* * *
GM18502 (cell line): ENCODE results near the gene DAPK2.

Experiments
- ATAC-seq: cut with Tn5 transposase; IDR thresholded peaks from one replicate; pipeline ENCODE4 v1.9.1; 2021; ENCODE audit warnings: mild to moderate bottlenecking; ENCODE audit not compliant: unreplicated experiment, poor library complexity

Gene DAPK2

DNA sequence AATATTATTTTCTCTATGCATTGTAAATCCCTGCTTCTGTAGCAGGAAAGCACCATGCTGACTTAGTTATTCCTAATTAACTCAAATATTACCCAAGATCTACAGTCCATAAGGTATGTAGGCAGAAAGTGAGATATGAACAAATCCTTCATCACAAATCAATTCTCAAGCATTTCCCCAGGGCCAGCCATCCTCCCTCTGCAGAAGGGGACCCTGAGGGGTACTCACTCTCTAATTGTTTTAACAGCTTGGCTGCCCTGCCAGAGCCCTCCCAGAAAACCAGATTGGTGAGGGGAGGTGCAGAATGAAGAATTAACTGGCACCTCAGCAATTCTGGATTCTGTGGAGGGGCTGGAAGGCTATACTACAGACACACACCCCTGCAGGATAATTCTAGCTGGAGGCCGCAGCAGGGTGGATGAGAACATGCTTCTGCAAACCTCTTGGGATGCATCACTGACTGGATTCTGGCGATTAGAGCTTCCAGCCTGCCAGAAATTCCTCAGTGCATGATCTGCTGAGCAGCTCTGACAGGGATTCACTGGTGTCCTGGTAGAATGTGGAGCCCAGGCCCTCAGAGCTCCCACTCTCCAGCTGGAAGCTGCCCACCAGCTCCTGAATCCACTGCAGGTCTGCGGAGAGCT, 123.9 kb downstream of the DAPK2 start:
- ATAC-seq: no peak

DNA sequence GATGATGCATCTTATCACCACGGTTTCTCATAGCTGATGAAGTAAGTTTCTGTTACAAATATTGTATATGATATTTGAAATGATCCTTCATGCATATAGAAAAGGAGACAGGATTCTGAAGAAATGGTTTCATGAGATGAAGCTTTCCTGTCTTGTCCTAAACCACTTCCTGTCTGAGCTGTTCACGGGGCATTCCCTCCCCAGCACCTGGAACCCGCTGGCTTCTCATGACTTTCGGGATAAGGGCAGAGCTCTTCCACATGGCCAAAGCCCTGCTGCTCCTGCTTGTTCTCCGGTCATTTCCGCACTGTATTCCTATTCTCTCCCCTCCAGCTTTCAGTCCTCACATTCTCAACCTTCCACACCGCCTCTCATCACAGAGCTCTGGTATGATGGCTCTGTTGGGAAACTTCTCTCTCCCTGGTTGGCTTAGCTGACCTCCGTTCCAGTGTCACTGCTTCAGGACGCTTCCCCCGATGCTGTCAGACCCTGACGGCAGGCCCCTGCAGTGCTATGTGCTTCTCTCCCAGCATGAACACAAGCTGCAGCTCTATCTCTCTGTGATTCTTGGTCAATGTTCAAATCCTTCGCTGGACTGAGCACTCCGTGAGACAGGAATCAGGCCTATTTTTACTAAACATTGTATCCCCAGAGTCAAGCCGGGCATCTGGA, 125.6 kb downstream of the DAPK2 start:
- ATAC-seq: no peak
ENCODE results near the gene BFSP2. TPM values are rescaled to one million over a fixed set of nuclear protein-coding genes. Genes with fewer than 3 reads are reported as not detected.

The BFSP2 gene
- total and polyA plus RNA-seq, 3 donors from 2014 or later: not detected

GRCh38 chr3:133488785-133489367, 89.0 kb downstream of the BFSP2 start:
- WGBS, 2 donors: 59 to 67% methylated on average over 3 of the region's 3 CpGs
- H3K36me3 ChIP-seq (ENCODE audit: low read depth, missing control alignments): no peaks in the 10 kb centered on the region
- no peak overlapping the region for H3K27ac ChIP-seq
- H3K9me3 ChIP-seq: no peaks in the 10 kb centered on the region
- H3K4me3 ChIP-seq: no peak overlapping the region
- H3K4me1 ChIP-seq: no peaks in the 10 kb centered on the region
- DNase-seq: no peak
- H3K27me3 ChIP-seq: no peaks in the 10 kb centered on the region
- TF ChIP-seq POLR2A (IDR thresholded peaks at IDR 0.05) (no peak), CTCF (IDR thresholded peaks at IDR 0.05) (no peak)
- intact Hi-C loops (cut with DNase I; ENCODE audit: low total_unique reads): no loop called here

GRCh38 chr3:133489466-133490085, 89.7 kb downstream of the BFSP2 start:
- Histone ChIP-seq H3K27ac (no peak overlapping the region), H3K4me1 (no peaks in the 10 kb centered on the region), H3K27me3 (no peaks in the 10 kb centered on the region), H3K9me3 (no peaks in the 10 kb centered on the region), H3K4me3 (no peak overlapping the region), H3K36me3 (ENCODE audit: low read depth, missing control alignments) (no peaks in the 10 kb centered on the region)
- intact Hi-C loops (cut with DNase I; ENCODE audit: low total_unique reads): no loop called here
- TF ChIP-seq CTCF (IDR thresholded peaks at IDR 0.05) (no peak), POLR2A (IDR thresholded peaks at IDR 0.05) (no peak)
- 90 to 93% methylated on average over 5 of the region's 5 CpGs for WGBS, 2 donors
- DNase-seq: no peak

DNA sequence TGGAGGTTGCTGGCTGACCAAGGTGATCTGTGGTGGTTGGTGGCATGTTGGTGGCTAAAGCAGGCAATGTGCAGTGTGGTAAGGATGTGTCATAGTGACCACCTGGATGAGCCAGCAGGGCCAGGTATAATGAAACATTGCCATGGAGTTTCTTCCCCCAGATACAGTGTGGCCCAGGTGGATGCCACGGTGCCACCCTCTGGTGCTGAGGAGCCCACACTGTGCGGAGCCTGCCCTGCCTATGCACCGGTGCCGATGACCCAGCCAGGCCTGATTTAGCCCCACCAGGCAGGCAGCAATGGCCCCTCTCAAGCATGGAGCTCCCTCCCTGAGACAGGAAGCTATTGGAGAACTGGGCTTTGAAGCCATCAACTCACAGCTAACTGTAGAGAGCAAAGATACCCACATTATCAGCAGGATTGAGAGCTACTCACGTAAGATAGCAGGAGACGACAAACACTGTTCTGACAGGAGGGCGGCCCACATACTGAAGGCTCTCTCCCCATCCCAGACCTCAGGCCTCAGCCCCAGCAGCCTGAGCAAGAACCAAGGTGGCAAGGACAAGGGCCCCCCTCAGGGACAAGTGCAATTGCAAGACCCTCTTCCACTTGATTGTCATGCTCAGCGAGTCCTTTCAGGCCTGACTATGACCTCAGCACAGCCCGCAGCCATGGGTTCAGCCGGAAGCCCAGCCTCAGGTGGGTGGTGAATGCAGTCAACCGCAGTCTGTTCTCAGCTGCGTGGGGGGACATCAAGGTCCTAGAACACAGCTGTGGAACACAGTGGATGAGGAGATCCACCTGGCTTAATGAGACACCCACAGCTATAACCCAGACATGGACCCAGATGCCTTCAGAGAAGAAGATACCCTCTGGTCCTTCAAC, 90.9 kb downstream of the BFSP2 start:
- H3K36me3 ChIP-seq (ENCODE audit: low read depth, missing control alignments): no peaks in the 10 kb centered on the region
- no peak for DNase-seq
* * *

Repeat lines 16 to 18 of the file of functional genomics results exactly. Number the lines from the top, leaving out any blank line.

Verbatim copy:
- H3K9me3 ChIP-seq: no peaks in the 10 kb centered on the region
- H3K4me3 ChIP-seq: no peak overlapping the region
- H3K4me1 ChIP-seq: no peaks in the 10 kb centered on the region